As if anyone needed more proof: The shooting down of a Russian ground-attack warplane by the Turkish air force along the Syria-Turkish border shows just how devilishly complicated the Syrian conflict has become.
This will make it more difficult to bring foreign powers with different agendas together on a plan to end the fighting in Syria. Or to implement what has become a favored policy proposal of many of the U.S. presidential candidates, a no-fly zone. It’s an idea that Hillary Clinton, Marco Rubio and Jeb Bush, among others, say they support.
A no-fly zone or a more aggressive variant, establishment of safe zones, could in theory go some way toward protecting civilians (and probably anti-Assad rebel groups). Civilians might then stay closer to home rather than flood across Syria’s borders, overwhelming neighbors like Turkey, Lebanon and Jordan, and flooding by the hundreds of thousands into Europe.
Russia will surely find ways to respond. It seems likely that, despite harsh words on both sides, this confrontation with NATO member Turkey will stop short of open conflict. But if the past four years of conflict in Syria show anything, it’s that the worst-possible scenario is always a distinct possibility.
Here’s what we know — or at least think we know:
A Russian SU-24 warplane with a two-man crew was conducting operations in support of the Syrian army battling rebels close to the Turkish border in northwest Syria. Turkey says the aircraft was warned away from Turkish airspace 10 times in five minutes. It was shot down with an air-to-air missile over or very near a small piece of Turkish territory that juts southward, and is surrounded on three sides by Syria. Russia claims the plane never entered Turkish air space, and was shot down over Syria. A map from the Turkish Defense Ministry, included in this BBC article, shows the plane crossing Turkish airspace, but being struck by the missile and crashing in Syria.
The Russian crewmembers bailed out. Syrian rebels, who apparently were the targets of the Russian air attacks, say they killed at least one of the airmen. A Russian helicopter on a rescue mission also came under fire, and a Russian marine was killed.
Turkey said it had repeatedly warned Russia since it began military operations this fall against crossing into Turkish airspace. Russian President Vladimir Putin was livid, calling the Turkish military action a “stab in the back.” He said Russia was attacking fighters of the Islamic State who originate in Russia, and accused Turkey of siding with the extremists.
Some backstory: Russia and Turkey are important players in Syria. And theoretically, at least, they are on the same side at least part of the time. Both would have to be key members of any international campaign against the Islamic State. But Turkey has been accused of turning a blind eye to Islamic extremists because they may be useful in accomplishing another important Turkish goal — one that it shares with the United States, its European allies and Saudi Arabia — getting rid of Syrian President Bashar Assad.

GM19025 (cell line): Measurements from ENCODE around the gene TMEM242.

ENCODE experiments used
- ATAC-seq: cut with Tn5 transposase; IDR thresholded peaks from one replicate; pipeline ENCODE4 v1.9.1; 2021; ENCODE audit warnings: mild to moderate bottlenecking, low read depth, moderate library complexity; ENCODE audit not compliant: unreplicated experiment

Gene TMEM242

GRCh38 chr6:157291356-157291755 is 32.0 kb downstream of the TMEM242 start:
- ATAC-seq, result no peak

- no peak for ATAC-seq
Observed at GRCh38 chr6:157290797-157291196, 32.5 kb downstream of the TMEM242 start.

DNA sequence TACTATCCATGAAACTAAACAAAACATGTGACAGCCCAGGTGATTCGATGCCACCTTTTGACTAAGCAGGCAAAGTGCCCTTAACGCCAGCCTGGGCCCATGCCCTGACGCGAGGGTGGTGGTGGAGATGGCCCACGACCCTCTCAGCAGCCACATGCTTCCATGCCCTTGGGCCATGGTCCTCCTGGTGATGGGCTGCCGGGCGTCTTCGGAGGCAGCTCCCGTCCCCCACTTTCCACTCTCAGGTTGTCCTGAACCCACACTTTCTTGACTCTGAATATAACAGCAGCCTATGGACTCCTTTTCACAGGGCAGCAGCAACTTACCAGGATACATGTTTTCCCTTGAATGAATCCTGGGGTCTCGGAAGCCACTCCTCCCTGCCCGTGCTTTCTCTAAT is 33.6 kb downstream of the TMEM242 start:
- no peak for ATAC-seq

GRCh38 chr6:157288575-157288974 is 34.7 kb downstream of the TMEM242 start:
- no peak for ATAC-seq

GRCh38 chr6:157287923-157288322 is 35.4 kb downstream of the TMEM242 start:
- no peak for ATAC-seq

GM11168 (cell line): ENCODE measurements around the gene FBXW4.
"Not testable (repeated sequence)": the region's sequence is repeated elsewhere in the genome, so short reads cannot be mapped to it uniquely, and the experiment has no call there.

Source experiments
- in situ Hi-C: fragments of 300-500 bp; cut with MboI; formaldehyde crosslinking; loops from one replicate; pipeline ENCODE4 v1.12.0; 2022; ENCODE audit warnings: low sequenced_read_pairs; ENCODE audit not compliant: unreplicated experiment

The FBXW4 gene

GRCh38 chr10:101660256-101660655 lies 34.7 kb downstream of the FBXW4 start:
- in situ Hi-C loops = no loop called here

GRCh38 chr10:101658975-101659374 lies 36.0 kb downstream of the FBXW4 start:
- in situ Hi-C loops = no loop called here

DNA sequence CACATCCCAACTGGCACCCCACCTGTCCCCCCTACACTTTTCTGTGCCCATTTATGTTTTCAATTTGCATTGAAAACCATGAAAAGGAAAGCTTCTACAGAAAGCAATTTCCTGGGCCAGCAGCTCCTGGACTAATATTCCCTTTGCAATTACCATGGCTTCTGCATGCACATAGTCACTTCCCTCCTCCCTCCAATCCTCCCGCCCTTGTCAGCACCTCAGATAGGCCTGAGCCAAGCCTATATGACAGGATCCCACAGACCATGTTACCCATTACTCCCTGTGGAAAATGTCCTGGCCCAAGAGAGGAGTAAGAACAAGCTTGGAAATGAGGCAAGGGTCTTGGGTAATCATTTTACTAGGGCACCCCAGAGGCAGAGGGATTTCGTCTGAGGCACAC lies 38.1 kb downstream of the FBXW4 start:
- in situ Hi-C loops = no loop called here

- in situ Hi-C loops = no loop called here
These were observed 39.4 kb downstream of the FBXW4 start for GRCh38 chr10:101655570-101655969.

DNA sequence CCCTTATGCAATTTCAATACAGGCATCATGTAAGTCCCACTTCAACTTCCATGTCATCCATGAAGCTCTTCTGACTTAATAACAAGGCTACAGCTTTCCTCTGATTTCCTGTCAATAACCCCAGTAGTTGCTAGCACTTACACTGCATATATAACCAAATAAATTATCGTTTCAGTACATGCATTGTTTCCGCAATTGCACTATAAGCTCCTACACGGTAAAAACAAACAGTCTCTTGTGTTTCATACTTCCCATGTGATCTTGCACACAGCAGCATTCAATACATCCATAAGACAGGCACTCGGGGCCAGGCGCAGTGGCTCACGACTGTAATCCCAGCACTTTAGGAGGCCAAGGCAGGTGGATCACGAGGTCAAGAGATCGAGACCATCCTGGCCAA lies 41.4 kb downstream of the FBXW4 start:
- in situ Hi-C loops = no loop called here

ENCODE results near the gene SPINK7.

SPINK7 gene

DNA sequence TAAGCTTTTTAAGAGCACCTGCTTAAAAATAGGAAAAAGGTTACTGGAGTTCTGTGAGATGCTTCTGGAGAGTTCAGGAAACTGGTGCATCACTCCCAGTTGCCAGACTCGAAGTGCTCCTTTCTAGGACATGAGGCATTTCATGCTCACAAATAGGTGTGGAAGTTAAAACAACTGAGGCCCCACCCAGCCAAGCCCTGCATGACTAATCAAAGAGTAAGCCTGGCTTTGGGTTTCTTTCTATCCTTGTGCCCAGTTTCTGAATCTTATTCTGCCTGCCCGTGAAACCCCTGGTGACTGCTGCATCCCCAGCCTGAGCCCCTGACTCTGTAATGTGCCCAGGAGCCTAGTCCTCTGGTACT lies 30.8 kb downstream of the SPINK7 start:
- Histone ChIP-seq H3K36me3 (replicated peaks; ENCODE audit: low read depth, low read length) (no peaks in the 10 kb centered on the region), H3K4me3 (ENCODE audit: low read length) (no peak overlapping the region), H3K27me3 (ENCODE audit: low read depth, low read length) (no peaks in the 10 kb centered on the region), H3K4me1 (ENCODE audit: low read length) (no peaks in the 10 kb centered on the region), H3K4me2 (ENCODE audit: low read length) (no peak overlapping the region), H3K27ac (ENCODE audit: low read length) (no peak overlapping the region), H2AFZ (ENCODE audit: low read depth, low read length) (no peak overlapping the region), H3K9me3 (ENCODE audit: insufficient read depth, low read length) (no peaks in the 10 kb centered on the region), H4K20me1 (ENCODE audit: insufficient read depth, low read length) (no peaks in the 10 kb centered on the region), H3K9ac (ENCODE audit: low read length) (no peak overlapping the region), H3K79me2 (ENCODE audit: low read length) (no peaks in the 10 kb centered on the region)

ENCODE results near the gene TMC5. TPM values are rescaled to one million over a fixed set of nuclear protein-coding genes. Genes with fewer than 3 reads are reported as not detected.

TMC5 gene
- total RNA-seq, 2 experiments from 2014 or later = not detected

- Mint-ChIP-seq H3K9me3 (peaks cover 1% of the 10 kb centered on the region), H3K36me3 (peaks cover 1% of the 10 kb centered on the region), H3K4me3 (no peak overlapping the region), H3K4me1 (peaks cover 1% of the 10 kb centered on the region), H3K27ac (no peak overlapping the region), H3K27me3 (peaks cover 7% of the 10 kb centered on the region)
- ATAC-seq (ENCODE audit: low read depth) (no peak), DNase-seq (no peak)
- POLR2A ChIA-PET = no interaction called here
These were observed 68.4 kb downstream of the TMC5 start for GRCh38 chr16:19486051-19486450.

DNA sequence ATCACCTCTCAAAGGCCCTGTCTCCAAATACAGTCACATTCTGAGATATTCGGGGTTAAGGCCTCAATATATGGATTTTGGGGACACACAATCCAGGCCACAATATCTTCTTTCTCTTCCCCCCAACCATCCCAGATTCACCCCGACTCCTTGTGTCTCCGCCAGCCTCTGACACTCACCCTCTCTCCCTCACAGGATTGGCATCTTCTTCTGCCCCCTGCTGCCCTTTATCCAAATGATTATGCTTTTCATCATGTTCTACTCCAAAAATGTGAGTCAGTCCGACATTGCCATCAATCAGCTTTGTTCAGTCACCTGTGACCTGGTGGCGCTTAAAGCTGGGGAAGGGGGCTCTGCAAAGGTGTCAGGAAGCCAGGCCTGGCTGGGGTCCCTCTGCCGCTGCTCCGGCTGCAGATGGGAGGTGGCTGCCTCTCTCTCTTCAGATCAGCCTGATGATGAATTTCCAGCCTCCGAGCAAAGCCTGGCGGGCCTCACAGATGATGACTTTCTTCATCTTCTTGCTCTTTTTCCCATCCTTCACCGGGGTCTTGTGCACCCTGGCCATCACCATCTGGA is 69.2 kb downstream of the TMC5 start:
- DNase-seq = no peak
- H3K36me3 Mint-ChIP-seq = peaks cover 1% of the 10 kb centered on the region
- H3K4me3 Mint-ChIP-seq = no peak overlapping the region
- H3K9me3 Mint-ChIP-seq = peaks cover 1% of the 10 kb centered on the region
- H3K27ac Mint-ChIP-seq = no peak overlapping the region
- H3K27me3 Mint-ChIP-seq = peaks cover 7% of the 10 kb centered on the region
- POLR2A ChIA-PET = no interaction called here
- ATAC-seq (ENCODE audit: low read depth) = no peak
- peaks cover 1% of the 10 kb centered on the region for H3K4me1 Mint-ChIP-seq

Russia, of course, is one of Assad’s two key international backers. The other is Iran. Russia says the Islamic State is the real enemy.
But in practice, instead of targeting Islamic State fighters, Russia is far more focused on other rebel groups, according to the rebels, the U.S. and its allies. And this is where things start getting nasty between the Turks and the Russians.
According to this New York Times report, Turkey has complained in recent days that Russian attacks in northwest Syria were actually targeting tribal fighters allied with Turkey. The government was upset enough that it summoned the Russian ambassador. But the Russian military operations continued.
Perhaps Turkey was looking for an opportunity to teach Putin a lesson?
Here are some of the complications:
Putin needs to maintain his tough-guy image at home, and he has sold the Syria intervention as a way to protect Russia from terrorism. But in less than a month, Russia has now suffered the terrorist bombing of a passenger jet over Egypt, and the loss of this military plane.
In those circumstances, it will be hard for Putin to back down.
For now, he’s unlikely to budge on his insistence that Assad must stay in power, the one key point on which the U.S. and its allies need him to give ground. The effort to forge a common approach to ending the war took on new urgency after the bombing of the Russian passenger plane on Oct. 31, and the terror attacks in Paris two weeks later. French President Francois Hollande was in Washington on Tuesday to press the effort. He’ll be in Moscow on Thursday.
Having had a warplane shot down by Turkey, Putin also is unlikely to stop flying missions over Syria. It’s not worth trying to force him to do so. That would be a good way to globalize what is now a horrific, but contained, civil war.
If the Turks and the Russians can’t or won’t stay out of each’s other’s way, what chance is there for a no-fly zone, which would need to be constantly patrolled? And if more countries join the bombing campaign (Prime Minister David Cameron, for one, says he will seek parliamentary approval to expand British operations from Iraq into Syria), it will get even tougher.
It’s hard enough to coordinate these flights when everyone’s on the same side. But historically, Russia has been more of an adversary than an ally. Its military has little recent history of working with the West. In Syria, and elsewhere, Moscow is more often a competitor, one with a very different agenda and surprising ways of pursuing it.